As Goldsmith Osman designed the Crown for the Investiture of the Prince of Wales in 1969, and as architect he commissioned Jacob Epstein’s chef d’oeuvre, the Madonna and Child on the convent Osman rebuilt in Cavendish Square, W1 London after the war. This is a large archive we acquired of his works from his daughter.

Louis Osman (30 January 1914 – 11 April 1996) was an architect, artist, goldsmith, silversmith and medallist. Few people matched his creations as a goldsmith, and consequently he was chosen to make the crown for the Investiture of the Prince of Wales in 1968. Many of his other works are in public collections in the UK and worldwide.

After Hele’s school in Exeter he studied at the Bartlett School of Architecture – part of University College London – from 1931. Also attending the Slade, he left the Bartlett being awarded the top first, which brings with it the Donaldson Medal of the RIBA. Subsequently he trained with Sir Albert Richardson (who lived in a large Georgian house in Northamptonshire in which he refused to have electric light; his wife was endlessly patient with his eccentricities).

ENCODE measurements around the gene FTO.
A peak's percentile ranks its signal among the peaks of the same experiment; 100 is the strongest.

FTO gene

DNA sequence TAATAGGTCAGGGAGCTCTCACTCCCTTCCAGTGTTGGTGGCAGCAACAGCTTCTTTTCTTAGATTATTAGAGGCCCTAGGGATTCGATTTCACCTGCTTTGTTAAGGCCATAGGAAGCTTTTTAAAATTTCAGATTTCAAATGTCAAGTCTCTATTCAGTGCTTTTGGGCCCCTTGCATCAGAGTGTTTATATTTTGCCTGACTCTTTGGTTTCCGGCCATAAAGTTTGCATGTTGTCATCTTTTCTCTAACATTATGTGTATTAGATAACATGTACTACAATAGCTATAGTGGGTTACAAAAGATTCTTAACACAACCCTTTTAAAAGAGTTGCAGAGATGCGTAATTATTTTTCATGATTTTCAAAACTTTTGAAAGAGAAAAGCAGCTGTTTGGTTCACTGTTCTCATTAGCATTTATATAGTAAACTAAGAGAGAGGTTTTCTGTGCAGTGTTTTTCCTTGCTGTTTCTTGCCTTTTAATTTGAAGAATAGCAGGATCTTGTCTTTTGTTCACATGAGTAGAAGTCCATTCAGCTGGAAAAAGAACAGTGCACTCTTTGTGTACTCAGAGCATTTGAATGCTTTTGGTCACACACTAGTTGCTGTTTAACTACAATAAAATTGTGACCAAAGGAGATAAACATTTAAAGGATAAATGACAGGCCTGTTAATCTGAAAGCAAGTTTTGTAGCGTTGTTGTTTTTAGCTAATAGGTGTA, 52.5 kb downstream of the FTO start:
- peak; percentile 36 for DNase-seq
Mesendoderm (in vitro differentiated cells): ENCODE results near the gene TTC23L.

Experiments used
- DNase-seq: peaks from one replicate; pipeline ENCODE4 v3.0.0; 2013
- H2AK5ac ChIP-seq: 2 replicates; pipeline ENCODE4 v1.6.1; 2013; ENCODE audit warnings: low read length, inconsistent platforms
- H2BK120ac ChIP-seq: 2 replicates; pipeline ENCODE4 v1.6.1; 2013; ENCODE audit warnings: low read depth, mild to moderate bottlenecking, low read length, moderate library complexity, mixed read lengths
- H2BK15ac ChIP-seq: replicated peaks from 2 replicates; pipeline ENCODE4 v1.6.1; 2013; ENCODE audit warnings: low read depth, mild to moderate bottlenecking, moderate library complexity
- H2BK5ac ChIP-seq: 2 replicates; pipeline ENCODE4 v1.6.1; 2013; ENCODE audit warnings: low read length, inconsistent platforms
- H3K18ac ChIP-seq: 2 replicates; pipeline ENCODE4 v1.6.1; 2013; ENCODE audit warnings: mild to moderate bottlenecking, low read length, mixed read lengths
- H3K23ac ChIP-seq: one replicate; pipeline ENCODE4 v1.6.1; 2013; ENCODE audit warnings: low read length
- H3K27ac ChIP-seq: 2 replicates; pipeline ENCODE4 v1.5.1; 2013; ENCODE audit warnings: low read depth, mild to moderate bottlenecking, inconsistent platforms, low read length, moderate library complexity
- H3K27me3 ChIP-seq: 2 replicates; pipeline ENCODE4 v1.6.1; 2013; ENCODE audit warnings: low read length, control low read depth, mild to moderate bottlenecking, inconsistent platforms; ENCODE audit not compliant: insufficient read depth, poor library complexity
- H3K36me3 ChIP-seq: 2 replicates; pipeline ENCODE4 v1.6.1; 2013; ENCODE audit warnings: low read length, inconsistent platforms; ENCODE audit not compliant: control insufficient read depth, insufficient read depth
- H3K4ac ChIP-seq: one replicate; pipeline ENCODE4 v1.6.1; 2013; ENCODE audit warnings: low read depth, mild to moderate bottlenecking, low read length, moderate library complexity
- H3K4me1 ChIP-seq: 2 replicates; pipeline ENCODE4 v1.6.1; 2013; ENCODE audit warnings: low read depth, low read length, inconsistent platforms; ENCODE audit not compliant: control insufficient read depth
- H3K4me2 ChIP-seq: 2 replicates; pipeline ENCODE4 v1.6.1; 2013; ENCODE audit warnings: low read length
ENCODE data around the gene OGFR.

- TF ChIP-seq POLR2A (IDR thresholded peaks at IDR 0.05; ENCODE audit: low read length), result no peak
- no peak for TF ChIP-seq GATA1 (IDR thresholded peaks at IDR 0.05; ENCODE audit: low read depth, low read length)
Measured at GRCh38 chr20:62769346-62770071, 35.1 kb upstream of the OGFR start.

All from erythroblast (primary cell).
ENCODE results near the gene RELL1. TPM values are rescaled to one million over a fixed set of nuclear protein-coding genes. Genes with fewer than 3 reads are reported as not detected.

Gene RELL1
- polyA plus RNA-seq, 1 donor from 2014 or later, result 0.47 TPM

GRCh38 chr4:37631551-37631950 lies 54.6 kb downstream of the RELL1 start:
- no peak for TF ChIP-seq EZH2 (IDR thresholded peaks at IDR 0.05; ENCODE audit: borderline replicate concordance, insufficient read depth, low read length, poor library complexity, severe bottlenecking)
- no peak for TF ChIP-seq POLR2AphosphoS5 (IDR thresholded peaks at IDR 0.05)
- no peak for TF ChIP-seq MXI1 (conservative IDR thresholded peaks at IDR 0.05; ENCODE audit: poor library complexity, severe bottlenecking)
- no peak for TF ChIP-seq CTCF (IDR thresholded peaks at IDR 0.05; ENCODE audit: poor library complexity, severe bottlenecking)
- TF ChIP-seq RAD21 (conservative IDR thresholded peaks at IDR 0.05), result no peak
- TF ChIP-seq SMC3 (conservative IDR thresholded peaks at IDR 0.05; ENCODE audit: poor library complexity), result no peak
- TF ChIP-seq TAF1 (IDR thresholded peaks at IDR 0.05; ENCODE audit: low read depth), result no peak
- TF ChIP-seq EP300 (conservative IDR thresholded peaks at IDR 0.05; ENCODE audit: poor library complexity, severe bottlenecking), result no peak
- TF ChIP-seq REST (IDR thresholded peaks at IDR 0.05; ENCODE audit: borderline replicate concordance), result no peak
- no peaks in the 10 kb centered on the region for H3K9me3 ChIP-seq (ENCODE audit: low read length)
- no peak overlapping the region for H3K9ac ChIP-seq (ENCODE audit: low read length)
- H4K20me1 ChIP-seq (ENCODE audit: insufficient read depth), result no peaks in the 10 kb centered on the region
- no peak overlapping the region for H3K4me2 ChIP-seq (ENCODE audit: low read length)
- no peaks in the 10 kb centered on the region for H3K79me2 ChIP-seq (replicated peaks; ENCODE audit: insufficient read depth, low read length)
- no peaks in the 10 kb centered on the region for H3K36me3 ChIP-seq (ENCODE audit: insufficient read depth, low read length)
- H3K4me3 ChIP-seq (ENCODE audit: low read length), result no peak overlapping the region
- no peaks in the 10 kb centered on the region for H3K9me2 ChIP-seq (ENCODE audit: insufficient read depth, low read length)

Serving during the Second World War as a Major in the Intelligence Corps, he was a specialist in Air Photography and served on the Beach Reconnaissance Committee prior to the June 1944 Normandy ‘D-Day’ landings.

Following the war he was busy as an architect, works including for Westminster Abbey, and Lincoln, Exeterm, Ely and Lichfield Cathedrals. Staunton Harold Church in Ashby de la Zouch for the National Trust, and of course his own folly, the Grade I listed Elizabethan manor house, Canons Ashby in Northamptonshire – which was given to the National Trust in 1981 when Osman was not able to keep the tenancy any longer.

At Canons Ashby he established a workshop and had a team of silversmiths and goldsmiths working for him. In 1974 he created the exhibition celebrated by this lavishly illustrated catalogue. His 1969 crown for the Investiture of the Prince of Wales was on display, together with many other items of his own creation, and also by other silversmiths such as Malcolm Green, Philip Noaks and Stephen Nunn, also acknowledging the work of Desmond Clenn-Murphy, Peter Musgrove and Christopher Philipson in his own works.

In 1976 he made the gold enamelled casket that holds the copy of the Magna Carta on view in the United States Capitol, Washington, DC